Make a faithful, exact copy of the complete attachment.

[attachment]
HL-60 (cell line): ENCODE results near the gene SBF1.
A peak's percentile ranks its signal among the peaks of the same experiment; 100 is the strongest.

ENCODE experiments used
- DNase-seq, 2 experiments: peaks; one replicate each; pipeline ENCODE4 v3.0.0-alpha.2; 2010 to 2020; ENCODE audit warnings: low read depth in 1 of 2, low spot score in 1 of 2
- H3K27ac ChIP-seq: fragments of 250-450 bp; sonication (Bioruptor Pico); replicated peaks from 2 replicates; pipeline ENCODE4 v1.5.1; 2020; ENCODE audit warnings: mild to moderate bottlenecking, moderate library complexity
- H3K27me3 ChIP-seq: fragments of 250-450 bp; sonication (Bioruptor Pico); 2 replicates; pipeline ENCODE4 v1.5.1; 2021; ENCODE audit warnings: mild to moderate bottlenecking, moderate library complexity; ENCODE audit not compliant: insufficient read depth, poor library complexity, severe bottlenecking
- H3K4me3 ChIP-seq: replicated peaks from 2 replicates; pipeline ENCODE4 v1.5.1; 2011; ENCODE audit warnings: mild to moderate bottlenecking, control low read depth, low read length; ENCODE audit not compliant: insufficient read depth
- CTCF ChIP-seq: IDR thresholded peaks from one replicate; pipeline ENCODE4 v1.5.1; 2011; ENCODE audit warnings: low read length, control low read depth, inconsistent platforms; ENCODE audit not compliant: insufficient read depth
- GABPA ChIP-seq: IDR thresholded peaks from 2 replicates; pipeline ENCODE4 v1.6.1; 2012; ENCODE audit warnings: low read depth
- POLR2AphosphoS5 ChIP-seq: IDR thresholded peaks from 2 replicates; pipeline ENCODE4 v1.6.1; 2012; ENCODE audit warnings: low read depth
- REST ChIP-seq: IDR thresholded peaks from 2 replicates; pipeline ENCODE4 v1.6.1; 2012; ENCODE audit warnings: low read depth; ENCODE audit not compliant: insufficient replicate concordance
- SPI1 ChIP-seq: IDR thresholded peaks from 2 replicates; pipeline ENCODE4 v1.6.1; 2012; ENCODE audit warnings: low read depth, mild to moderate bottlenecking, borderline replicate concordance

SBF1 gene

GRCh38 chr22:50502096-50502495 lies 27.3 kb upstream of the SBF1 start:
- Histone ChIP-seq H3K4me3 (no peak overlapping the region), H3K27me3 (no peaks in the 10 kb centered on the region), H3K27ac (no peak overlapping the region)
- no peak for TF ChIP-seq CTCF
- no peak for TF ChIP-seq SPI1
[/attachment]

HL-60 (cell line): ENCODE results near the gene SBF1.
A peak's percentile ranks its signal among the peaks of the same experiment; 100 is the strongest.

ENCODE experiments used
- DNase-seq, 2 experiments: peaks; one replicate each; pipeline ENCODE4 v3.0.0-alpha.2; 2010 to 2020; ENCODE audit warnings: low read depth in 1 of 2, low spot score in 1 of 2
- H3K27ac ChIP-seq: fragments of 250-450 bp; sonication (Bioruptor Pico); replicated peaks from 2 replicates; pipeline ENCODE4 v1.5.1; 2020; ENCODE audit warnings: mild to moderate bottlenecking, moderate library complexity
- H3K27me3 ChIP-seq: fragments of 250-450 bp; sonication (Bioruptor Pico); 2 replicates; pipeline ENCODE4 v1.5.1; 2021; ENCODE audit warnings: mild to moderate bottlenecking, moderate library complexity; ENCODE audit not compliant: insufficient read depth, poor library complexity, severe bottlenecking
- H3K4me3 ChIP-seq: replicated peaks from 2 replicates; pipeline ENCODE4 v1.5.1; 2011; ENCODE audit warnings: mild to moderate bottlenecking, control low read depth, low read length; ENCODE audit not compliant: insufficient read depth
- CTCF ChIP-seq: IDR thresholded peaks from one replicate; pipeline ENCODE4 v1.5.1; 2011; ENCODE audit warnings: low read length, control low read depth, inconsistent platforms; ENCODE audit not compliant: insufficient read depth
- GABPA ChIP-seq: IDR thresholded peaks from 2 replicates; pipeline ENCODE4 v1.6.1; 2012; ENCODE audit warnings: low read depth
- POLR2AphosphoS5 ChIP-seq: IDR thresholded peaks from 2 replicates; pipeline ENCODE4 v1.6.1; 2012; ENCODE audit warnings: low read depth
- REST ChIP-seq: IDR thresholded peaks from 2 replicates; pipeline ENCODE4 v1.6.1; 2012; ENCODE audit warnings: low read depth; ENCODE audit not compliant: insufficient replicate concordance
- SPI1 ChIP-seq: IDR thresholded peaks from 2 replicates; pipeline ENCODE4 v1.6.1; 2012; ENCODE audit warnings: low read depth, mild to moderate bottlenecking, borderline replicate concordance

SBF1 gene

GRCh38 chr22:50502096-50502495 lies 27.3 kb upstream of the SBF1 start:
- Histone ChIP-seq H3K4me3 (no peak overlapping the region), H3K27me3 (no peaks in the 10 kb centered on the region), H3K27ac (no peak overlapping the region)
- no peak for TF ChIP-seq CTCF
- no peak for TF ChIP-seq SPI1